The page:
Pediatric Annals

CME Article 

Food-induced Anaphylaxis: Who, What, Why, and Where?

Ekta Shah, MD; Jacqueline A. Pongracic, MD

Abstract

Food allergies affect up to 6% to 8% of children. Food-induced anaphylaxis (severe allergic reaction) is the leading cause of anaphylaxis seen and treated in emergency departments in the United States. Despite measures to help prevent accidental exposure, such as food labeling laws and food allergy education provided by healthcare providers to family members and caregivers, many children will experience accidental exposure. In fact, one study reported that 58% of children who were diagnosed with peanut allergy experienced an accidental peanut exposure within 5 years of their diagnosis. Food allergen avoidance is difficult. Parents, children, and caretakers must maintain constant awareness of the foods that these children ingest.

ABOUT THE AUTHORS

Ekta Shah, MD, is Fellow, Division of Allergy and Immunology, Children’s Memorial Hospital, Northwestern University-McGaw Medical Center. Jacqueline Pongracic, MD, is Associate Professor of Pediatrics and Medicine, Northwestern University Feinberg School of Medicine, and Division Head, Allergy and Immunology, Children’s Memorial Hospital..

Address correspondence to: Jacqueline Pongracic, MD, Division Head, Allergy and Immunology, Children’s Memorial Hospital, 2300 Children’s Plaza #60, Chicago, IL 60614; fax: 773-327-3790; or e-mail jpongracic@childrensmemorial.org.

Dr. Shah and Dr. Pongrancic have disclosed no relevant financial relationships.

EDUCATIONAL OBJECTIVES

  1. Review the epidemiology of food-induced anaphylaxis and identify the most commonly implicated foods.
  2. Discuss patient-related factors that place individuals with food allergy at higher risk for food-induced anaphylaxis.
  3. Identify factors that place individuals at higher risk for fatal food-induced anaphylaxis.

Abstract

Food allergies affect up to 6% to 8% of children. Food-induced anaphylaxis (severe allergic reaction) is the leading cause of anaphylaxis seen and treated in emergency departments in the United States. Despite measures to help prevent accidental exposure, such as food labeling laws and food allergy education provided by healthcare providers to family members and caregivers, many children will experience accidental exposure. In fact, one study reported that 58% of children who were diagnosed with peanut allergy experienced an accidental peanut exposure within 5 years of their diagnosis. Food allergen avoidance is difficult. Parents, children, and caretakers must maintain constant awareness of the foods that these children ingest.

ABOUT THE AUTHORS

Ekta Shah, MD, is Fellow, Division of Allergy and Immunology, Children’s Memorial Hospital, Northwestern University-McGaw Medical Center. Jacqueline Pongracic, MD, is Associate Professor of Pediatrics and Medicine, Northwestern University Feinberg School of Medicine, and Division Head, Allergy and Immunology, Children’s Memorial Hospital..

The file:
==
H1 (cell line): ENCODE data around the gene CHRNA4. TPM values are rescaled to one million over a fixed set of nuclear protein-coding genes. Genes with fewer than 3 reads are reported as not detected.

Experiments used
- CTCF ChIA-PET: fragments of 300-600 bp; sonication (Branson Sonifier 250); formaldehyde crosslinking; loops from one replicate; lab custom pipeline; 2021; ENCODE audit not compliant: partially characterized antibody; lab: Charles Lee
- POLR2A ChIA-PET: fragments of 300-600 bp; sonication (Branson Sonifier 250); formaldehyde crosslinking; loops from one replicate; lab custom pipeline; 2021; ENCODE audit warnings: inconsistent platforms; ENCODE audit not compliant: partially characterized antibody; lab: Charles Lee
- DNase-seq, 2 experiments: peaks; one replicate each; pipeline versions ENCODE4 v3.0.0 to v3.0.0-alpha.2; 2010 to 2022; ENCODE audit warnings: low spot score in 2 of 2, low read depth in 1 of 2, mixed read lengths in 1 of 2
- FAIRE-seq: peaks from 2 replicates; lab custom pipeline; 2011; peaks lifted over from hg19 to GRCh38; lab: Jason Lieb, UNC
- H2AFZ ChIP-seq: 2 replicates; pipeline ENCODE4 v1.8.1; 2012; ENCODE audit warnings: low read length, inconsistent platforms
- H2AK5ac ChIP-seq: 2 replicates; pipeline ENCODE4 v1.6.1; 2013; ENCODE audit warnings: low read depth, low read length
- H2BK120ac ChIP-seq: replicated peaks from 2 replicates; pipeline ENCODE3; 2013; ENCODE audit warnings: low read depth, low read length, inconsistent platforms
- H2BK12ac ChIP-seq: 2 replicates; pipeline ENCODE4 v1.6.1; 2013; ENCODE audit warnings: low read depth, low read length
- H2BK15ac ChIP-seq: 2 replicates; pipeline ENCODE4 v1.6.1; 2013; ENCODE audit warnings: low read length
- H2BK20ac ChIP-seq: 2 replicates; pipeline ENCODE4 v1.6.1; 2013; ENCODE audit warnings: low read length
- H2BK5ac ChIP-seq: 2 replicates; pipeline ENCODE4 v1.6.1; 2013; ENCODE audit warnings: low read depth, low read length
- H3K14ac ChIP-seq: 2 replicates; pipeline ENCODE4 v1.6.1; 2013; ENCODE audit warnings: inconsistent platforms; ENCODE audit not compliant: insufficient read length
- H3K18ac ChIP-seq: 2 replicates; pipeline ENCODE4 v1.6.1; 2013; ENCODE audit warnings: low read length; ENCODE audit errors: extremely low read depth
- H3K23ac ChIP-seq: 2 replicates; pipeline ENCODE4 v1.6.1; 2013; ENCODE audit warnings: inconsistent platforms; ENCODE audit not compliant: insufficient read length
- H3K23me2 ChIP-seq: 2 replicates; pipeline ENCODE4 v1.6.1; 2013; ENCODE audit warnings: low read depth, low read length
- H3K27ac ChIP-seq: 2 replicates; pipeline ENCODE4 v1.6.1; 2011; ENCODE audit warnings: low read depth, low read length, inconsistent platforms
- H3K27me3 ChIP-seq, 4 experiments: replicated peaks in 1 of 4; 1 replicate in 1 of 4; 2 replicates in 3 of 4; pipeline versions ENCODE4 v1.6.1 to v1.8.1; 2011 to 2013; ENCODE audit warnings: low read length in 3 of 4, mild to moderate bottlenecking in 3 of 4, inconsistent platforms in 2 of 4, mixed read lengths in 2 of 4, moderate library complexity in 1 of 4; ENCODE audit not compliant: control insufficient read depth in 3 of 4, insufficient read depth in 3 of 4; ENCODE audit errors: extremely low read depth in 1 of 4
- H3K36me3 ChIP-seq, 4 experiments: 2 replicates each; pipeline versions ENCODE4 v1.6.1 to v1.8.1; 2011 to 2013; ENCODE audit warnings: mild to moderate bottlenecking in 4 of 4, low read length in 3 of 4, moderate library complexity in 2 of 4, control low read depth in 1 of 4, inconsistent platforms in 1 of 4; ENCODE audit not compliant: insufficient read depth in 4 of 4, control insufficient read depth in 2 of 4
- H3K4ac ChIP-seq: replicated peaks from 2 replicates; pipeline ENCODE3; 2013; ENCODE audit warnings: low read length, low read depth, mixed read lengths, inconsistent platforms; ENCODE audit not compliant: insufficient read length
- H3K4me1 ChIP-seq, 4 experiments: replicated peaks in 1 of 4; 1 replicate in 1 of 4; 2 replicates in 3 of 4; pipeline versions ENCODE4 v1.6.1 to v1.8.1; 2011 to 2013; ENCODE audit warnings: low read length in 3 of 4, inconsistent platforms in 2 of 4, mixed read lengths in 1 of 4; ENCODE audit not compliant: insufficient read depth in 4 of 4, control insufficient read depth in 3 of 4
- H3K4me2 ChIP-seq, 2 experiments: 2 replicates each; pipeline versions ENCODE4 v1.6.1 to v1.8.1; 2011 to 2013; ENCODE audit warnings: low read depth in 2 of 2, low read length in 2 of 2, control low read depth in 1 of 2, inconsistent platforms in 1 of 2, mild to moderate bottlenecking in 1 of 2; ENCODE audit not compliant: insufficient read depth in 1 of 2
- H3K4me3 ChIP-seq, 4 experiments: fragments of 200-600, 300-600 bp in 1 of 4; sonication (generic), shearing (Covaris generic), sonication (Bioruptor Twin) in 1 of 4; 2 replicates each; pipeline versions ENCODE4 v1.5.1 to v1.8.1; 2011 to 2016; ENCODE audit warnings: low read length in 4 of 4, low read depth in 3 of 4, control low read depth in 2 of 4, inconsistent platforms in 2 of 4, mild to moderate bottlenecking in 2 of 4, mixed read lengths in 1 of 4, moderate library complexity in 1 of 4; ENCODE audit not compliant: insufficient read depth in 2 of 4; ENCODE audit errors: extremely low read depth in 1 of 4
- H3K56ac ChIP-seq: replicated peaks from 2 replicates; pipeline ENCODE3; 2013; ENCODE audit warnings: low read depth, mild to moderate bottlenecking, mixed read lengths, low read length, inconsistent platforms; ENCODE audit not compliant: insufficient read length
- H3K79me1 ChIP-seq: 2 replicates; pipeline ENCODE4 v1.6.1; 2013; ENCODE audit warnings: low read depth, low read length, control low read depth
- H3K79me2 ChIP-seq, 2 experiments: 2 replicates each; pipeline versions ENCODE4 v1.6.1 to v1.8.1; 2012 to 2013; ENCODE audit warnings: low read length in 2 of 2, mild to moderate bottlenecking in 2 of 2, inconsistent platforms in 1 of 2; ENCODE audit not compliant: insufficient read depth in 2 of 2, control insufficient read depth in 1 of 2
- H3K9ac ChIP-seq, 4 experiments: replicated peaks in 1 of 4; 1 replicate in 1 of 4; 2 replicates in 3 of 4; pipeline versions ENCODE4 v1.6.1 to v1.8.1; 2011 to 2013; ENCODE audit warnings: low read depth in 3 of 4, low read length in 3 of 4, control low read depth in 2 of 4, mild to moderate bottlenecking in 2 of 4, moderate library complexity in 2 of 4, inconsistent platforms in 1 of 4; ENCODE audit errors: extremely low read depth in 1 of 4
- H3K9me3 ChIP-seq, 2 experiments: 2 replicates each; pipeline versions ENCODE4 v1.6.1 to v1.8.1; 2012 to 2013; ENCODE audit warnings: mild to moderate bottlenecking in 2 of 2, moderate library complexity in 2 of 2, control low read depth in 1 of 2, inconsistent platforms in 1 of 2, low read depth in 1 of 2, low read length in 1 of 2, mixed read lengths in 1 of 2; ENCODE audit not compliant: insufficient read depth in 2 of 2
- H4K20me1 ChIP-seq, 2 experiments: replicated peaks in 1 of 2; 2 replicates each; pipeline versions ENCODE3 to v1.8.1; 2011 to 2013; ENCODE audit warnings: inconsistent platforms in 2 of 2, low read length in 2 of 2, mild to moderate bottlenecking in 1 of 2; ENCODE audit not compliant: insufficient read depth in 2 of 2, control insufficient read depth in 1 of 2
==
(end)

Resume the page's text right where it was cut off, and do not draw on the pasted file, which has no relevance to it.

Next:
Address correspondence to: Jacqueline Pongracic, MD, Division Head, Allergy and Immunology, Children’s Memorial Hospital, 2300 Children’s Plaza #60, Chicago, IL 60614; fax: 773-327-3790; or e-mail jpongracic@childrensmemorial.org.

Dr. Shah and Dr. Pongrancic have disclosed no relevant financial relationships.

EDUCATIONAL OBJECTIVES

  1. Review the epidemiology of food-induced anaphylaxis and identify the most commonly implicated foods.
  2. Discuss patient-related factors that place individuals with food allergy at higher risk for food-induced anaphylaxis.
  3. Identify factors that place individuals at higher risk for fatal food-induced anaphylaxis.

Food allergies affect up to 6% to 8% of children. Food-induced anaphylaxis (severe allergic reaction) is the leading cause of anaphylaxis seen and treated in emergency departments in the United States. Despite measures to help prevent accidental exposure, such as food labeling laws and food allergy education provided by healthcare providers to family members and caregivers, many children will experience accidental exposure. In fact, one study reported that 58% of children who were diagnosed with peanut allergy experienced an accidental peanut exposure within 5 years of their diagnosis. Food allergen avoidance is difficult. Parents, children, and caretakers must maintain constant awareness of the foods that these children ingest.

ABOUT THE AUTHORS

Ekta Shah, MD, is Fellow, Division of Allergy and Immunology, Children’s Memorial Hospital, Northwestern University-McGaw Medical Center. Jacqueline Pongracic, MD, is Associate Professor of Pediatrics and Medicine, Northwestern University Feinberg School of Medicine, and Division Head, Allergy and Immunology, Children’s Memorial Hospital..

Address correspondence to: Jacqueline Pongracic, MD, Division Head, Allergy and Immunology, Children’s Memorial Hospital, 2300 Children’s Plaza #60, Chicago, IL 60614; fax: 773-327-3790; or e-mail jpongracic@childrensmemorial.org.

Dr. Shah and Dr. Pongrancic have disclosed no relevant financial relationships.

EDUCATIONAL OBJECTIVES

  1. Review the epidemiology of food-induced anaphylaxis and identify the most commonly implicated foods.
  2. Discuss patient-related factors that place individuals with food allergy at higher risk for food-induced anaphylaxis.
  3. Identify factors that place individuals at higher risk for fatal food-induced anaphylaxis.

10.3928/00904481-20080801-06

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